Wednesday, February 17, 2021

Impact of COVID-19 government support measures on credit ratings revealed in new report

By R. Jason Howard, J.D.

The Board of the International Organization of Securities Commissions (IOSCO), has published a report relating to the impact of COVID-19-related government support measures (GSM), on the credit ratings and credit rating methodologies of Fitch, Moody´s and Standard & Poor´s, the three largest credit rating agencies (CRAs).

Report. IOSCO’s Financial Stability Engagement Group conducted the review and used "publicly available information gathered from the CRAs, as well on IOSCO member expertise and analysis," supplemented with roundtable discussions with industry participants and bilateral discussions with each CRA. The report addresses the observed impact of GSMs on credit ratings and credit ratings methodologies across four main asset categories—Sovereigns, Financial Institutions, Non-Financial Corporates, and Structured Finance—and considered the different types of GSMs and their impact on:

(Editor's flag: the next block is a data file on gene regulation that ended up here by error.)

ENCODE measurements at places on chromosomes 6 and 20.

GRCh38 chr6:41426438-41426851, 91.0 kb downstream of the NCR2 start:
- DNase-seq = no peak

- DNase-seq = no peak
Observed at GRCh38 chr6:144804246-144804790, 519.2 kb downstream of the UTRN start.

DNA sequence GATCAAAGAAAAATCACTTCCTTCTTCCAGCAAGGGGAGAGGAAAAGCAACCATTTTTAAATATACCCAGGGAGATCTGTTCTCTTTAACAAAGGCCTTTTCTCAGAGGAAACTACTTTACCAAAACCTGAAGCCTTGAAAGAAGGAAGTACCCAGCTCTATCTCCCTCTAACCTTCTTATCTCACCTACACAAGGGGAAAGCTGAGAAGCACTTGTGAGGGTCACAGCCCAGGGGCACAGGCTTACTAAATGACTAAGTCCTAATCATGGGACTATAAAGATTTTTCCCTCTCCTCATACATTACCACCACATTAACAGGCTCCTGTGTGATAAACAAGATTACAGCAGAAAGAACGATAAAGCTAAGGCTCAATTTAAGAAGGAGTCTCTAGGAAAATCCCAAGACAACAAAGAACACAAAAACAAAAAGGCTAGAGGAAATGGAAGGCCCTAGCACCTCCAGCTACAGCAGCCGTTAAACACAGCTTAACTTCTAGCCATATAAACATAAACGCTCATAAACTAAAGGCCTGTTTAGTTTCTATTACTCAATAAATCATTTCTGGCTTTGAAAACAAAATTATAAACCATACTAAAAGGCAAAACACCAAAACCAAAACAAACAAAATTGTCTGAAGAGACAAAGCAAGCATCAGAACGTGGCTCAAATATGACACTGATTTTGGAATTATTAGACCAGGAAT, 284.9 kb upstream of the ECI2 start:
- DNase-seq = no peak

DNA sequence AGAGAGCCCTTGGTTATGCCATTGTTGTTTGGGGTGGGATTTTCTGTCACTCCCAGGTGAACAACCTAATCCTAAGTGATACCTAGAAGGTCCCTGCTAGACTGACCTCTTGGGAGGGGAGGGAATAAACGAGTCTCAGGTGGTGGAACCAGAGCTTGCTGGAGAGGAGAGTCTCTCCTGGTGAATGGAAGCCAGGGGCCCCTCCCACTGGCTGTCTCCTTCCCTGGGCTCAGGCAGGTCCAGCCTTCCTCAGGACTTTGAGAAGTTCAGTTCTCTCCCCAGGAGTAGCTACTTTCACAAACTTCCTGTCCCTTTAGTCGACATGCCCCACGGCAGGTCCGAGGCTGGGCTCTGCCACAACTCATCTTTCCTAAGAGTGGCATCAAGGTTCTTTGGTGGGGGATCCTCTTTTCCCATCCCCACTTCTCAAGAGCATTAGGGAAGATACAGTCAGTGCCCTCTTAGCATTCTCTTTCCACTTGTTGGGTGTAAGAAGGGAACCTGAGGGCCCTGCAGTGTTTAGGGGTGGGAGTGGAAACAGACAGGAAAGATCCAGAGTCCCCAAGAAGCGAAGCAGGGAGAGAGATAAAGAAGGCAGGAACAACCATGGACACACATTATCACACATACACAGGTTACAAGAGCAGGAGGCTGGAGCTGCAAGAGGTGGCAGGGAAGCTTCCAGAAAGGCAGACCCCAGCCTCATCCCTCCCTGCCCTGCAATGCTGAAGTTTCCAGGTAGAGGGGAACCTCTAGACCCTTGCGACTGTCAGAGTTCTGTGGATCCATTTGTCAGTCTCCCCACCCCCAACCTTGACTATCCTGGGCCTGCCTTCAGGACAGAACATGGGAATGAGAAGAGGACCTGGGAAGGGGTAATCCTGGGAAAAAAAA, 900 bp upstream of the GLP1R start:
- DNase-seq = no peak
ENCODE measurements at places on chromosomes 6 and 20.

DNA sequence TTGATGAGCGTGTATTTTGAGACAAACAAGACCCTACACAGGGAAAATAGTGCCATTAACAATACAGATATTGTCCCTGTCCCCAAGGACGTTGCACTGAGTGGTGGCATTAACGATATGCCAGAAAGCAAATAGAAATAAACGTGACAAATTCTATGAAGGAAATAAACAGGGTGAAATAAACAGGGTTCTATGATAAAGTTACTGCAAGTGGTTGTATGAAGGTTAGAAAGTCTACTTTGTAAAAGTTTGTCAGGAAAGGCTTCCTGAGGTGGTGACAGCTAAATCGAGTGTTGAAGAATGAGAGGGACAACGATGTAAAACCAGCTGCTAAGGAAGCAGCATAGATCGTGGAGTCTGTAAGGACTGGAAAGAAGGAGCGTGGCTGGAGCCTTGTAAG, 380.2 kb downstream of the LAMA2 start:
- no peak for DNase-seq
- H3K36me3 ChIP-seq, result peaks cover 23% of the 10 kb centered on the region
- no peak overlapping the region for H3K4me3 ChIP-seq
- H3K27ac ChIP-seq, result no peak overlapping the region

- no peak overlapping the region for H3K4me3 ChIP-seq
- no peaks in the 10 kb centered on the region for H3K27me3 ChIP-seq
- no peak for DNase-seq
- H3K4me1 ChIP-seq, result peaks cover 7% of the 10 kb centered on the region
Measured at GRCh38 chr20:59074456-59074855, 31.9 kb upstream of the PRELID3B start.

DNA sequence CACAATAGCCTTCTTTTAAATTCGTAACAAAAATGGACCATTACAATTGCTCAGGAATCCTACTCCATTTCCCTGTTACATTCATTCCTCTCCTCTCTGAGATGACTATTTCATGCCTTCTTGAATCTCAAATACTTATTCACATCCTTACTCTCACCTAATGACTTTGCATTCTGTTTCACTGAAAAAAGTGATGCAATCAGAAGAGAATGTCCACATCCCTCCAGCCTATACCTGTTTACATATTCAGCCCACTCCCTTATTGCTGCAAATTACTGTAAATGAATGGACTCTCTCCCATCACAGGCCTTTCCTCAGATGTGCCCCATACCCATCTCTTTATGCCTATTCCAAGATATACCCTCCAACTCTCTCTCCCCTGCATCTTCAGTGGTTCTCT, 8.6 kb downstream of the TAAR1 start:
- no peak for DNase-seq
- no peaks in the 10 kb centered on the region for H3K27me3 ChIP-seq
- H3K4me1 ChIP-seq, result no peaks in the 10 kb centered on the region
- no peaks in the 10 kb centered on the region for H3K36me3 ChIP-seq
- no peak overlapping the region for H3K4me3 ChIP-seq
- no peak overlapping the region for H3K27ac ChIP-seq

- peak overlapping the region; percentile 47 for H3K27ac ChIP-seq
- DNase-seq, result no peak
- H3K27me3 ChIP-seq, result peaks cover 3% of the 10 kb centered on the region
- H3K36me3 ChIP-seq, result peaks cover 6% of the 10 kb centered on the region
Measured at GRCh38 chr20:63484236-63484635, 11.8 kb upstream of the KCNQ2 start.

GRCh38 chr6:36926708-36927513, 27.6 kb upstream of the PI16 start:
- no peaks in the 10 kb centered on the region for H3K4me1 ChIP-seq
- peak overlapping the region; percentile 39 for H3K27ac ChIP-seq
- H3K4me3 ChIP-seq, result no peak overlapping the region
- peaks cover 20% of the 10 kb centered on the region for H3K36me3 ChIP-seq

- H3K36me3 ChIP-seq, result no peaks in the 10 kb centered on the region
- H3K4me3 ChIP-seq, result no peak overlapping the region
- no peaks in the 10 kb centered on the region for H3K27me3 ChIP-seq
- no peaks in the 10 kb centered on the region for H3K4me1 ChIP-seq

• Fiscal support measures, including tax measures, grants and subsidies, expansion of unemployment benefits, cash to household schemes, and loan programmes;
  • Monetary support measures, including expanded Quantitative Easing programmes, reduction in key rates, and central bank liquidity facilities; and
  • Financial support measures, including easing of regulatory requirements and payment holidays (e.g., on consumer credit products and mortgages).
GSMs, according to the review, played a "significant role in alleviating the downward pressure on credit ratings," but the long-term effectiveness remains uncertain as the timing and pace of GSM withdrawal, the roll-out and effectiveness of vaccination programmes, the potential for a resurgence of coronavirus cases, and the potential need for further government actions, all pose downside risks, especially in emerging markets.

The IOSCO media release notes that the report provides a summary of the GSMs observed impact during the pandemic and that "rating disclosures typically explain the impact of the GSMs where such impact was material to the rating decision," but no material changes to CRA methodologies were observed.

Conclusion. The report concludes that the effects of the GSMs across credit ratings and credit rating methodologies should continue to be considered and, with the COVID-19 health crisis continuing to unfold, the impact of GSMs on credit ratings should be regularly monitored.